The powerful legacy of women’s leadership in Northern Ireland and The Republic of Ireland

The Georgetown Institute for Women, Peace and Security (GIWPS) returned to Dublin, Ireland to highlight women’s leadership in politics and peacebuilding across the island.

Former President of Ireland Mary Robinson and Northern Irish peacebuilder Monica McWilliams headlined a luncheon during Georgetown’s alumni reunion weekend to reflect on the conflict in Northern Ireland known as “the Troubles” that came to an end 26 years ago, and to discuss how the peace continues to be sustained. The session was moderated by Ambassador Melanne Verveer, who directs the Institute, and co-hosted by GIWPS, the Walsh School of Foreign Service, and the Georgetown University Alumni Association Women of Georgetown Initiative.

McWilliams spoke about the decades of sectarian violence between Protestant unionists, who wanted Northern Ireland to be part of the United Kingdom, and Roman Catholic nationalists, who sought a united Irish republic. McWilliams joined Protestant and Catholic women to form a cross-community Women’s Coalition. When there was an opening for peace talks in the 1990s, the Northern Ireland Women’s Coalition formed an official political party and ultimately earned seats at the peace table. 

The women negotiators are credited with including topics that were important to their communities—such as housing, integrated education, victims’ rights, and reconciliation—into the resulting Good Friday Agreement. 

“That’s the value-add that women bring to the table,” said McWilliams. 

McWilliams is one of the few women to negotiate and sign a peace agreement: women constituted only six percent of signatories between 1992 and 2019 globally.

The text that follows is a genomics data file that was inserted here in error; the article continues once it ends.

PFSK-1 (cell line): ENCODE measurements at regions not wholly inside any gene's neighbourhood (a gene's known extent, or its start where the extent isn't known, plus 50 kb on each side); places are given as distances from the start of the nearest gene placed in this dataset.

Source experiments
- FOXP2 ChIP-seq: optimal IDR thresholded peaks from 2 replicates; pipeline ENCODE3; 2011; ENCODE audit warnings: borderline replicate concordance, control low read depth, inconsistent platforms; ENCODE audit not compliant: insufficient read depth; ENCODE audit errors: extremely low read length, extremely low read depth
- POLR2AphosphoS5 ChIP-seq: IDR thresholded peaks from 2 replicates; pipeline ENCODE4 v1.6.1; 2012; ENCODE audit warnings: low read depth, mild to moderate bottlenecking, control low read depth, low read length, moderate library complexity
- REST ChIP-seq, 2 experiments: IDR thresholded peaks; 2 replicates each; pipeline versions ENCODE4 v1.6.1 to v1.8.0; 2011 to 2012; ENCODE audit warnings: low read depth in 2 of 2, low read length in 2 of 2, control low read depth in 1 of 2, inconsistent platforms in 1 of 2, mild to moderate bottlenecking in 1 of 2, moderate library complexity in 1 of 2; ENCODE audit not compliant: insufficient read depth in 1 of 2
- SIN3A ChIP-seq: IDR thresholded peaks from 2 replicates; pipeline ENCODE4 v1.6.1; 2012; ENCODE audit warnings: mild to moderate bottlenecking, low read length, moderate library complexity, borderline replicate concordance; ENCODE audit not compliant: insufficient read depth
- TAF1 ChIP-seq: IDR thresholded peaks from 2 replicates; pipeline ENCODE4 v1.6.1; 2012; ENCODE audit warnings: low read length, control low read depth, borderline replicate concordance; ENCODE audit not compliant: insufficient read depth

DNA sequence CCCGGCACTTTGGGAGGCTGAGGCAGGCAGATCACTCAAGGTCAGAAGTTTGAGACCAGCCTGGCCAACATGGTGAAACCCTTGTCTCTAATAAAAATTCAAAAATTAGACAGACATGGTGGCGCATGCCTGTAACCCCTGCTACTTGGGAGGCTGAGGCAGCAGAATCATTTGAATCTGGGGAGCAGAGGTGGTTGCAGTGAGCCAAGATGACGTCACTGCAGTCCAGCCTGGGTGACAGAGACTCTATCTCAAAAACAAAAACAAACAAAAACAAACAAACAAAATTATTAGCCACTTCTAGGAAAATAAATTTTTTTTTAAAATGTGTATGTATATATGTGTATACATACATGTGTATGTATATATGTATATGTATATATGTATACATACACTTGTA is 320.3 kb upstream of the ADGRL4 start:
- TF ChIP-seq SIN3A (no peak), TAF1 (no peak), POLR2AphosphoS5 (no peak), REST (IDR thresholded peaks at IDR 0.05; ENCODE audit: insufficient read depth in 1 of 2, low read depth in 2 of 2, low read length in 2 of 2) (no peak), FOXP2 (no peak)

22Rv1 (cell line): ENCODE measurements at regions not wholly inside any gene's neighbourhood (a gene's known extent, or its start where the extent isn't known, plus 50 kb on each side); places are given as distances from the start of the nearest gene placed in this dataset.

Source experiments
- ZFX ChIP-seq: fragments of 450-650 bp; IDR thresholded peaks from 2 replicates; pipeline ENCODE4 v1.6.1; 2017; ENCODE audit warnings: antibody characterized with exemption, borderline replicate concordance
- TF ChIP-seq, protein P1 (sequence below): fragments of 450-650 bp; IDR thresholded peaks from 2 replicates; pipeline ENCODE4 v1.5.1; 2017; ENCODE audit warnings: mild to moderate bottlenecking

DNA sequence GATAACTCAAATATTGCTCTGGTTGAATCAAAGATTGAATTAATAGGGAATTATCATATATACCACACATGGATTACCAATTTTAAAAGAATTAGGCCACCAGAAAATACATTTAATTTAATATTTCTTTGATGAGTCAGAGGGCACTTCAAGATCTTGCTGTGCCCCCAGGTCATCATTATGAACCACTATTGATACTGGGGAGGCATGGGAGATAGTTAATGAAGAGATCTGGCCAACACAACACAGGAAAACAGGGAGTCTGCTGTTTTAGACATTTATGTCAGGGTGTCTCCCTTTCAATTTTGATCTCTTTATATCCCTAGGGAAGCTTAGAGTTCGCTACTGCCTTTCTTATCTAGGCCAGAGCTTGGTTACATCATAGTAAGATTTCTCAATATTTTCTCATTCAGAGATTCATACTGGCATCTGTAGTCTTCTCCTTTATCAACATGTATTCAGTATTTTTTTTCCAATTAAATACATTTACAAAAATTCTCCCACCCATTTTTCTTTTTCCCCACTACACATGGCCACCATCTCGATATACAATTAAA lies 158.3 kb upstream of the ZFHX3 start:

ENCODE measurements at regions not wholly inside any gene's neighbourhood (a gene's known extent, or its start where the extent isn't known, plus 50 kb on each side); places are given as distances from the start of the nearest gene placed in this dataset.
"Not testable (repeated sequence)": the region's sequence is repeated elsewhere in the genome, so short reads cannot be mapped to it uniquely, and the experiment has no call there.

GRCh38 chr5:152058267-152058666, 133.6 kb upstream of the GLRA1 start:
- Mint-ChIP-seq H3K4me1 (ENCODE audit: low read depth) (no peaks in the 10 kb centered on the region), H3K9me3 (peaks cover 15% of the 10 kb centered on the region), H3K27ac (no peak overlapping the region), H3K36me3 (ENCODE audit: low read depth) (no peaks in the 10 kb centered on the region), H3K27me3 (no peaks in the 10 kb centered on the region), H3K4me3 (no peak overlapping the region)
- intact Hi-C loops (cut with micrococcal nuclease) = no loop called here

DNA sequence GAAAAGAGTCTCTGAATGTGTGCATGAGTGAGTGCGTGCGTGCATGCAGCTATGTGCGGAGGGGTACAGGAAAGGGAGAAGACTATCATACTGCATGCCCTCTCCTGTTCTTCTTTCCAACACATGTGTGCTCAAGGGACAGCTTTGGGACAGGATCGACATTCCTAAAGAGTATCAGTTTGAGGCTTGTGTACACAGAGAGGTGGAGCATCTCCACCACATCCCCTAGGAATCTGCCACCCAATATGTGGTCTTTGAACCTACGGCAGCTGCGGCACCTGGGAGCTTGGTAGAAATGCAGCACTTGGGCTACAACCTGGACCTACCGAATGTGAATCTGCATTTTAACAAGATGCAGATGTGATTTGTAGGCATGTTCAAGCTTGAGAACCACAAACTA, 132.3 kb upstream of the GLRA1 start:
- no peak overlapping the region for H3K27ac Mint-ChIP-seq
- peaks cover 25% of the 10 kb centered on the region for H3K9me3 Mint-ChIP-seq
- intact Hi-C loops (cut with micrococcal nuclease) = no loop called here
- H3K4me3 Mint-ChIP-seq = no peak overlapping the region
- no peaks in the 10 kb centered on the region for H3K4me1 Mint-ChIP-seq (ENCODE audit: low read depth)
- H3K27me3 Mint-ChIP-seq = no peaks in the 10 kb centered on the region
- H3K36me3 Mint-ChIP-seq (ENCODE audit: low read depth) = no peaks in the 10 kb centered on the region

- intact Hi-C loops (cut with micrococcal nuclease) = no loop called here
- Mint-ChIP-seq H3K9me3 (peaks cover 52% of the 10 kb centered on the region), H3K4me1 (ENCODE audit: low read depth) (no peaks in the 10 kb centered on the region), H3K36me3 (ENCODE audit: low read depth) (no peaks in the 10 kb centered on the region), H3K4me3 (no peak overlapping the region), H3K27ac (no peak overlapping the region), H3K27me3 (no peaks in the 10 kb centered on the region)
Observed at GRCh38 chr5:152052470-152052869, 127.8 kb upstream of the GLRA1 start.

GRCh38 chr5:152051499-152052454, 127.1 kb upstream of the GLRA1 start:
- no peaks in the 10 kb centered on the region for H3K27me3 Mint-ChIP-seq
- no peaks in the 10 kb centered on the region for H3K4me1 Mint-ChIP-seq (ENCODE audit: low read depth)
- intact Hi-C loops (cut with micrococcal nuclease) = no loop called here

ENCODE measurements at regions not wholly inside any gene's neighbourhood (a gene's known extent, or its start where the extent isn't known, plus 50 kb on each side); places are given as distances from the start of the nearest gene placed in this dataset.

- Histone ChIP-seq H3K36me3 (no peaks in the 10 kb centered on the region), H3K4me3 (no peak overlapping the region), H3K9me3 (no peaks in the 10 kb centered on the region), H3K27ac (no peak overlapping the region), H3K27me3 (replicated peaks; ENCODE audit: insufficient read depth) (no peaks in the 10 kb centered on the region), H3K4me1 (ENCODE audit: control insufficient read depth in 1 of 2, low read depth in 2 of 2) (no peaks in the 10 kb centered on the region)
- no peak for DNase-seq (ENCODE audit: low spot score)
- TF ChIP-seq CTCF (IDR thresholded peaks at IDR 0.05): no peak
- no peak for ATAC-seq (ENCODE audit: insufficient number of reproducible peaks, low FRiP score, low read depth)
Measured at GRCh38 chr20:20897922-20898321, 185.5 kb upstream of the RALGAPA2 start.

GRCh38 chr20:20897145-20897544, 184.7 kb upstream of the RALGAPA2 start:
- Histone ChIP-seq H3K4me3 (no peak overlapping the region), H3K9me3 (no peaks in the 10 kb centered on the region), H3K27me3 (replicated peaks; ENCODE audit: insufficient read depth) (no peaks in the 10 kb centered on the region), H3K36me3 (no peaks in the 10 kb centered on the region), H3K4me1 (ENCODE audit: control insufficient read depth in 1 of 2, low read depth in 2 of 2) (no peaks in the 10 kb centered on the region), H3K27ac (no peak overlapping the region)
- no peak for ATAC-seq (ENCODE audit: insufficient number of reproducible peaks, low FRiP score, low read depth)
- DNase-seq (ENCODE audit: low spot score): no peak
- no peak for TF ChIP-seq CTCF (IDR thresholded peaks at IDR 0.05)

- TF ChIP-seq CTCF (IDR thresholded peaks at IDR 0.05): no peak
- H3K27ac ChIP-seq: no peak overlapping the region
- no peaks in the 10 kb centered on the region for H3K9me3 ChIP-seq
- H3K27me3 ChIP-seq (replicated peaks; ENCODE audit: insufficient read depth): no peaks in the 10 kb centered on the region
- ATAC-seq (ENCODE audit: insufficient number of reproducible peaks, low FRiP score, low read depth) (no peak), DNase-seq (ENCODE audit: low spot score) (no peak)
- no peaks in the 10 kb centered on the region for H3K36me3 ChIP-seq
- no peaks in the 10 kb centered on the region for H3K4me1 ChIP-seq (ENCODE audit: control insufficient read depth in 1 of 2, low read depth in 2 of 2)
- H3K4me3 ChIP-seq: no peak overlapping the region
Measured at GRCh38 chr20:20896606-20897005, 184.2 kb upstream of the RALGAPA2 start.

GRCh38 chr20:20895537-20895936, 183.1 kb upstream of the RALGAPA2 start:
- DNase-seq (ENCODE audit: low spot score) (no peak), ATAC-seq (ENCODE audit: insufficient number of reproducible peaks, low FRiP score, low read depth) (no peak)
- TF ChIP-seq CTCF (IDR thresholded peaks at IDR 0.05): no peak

Robinson, the first female president of Ireland, reflected on her leadership of the country between 1990 and 1997 and the risks she took to build bridges between people in The Republic of Ireland and Northern Ireland. In her inaugural address, Robinson vowed to “extend the hand of friendship and of love” to those in Northern Ireland. She went on to visit Northern Ireland more than any past president—including a particularly controversial visit to West Belfast in 1993 that neither the British nor Irish government wanted her to take.

“During that visit, I remember waiting for the hairdresser to arrive. And, being that the hairdresser was a northern Protestant, she didn’t turn up.” Robinson tried to fix her own hair, but her efforts were ridiculed at her first engagement: “You’d think she’d have got her hair done to come and see us!” Fortunately, a hairdresser was waiting for her next appointment. Robinson continued to meet with all sides of the conflict during her tenure in an effort to encourage mutual understanding and tolerance.

Questions of Irish identity are in the news once again. Sinn Féin, the Irish nationalist party, won the majority of votes in Northern Ireland’s elections for the first time in 2022, which has prompted discussions about Irish reunification. Yet Robinson has endorsed a moratorium for at least 10 years before there is a referendum on whether Northern Ireland and the Republic of Ireland should reunify. 

“We need to build relationships between both parts of the island and keep making sure that we are going in the right direction,” said Robinson. “We need to take the politics out of it for a while.” 

These two great women have left a powerful legacy in peacebuilding in Northern Ireland and Ireland, and their work continues to this day to keep peace on the island and around the world. 

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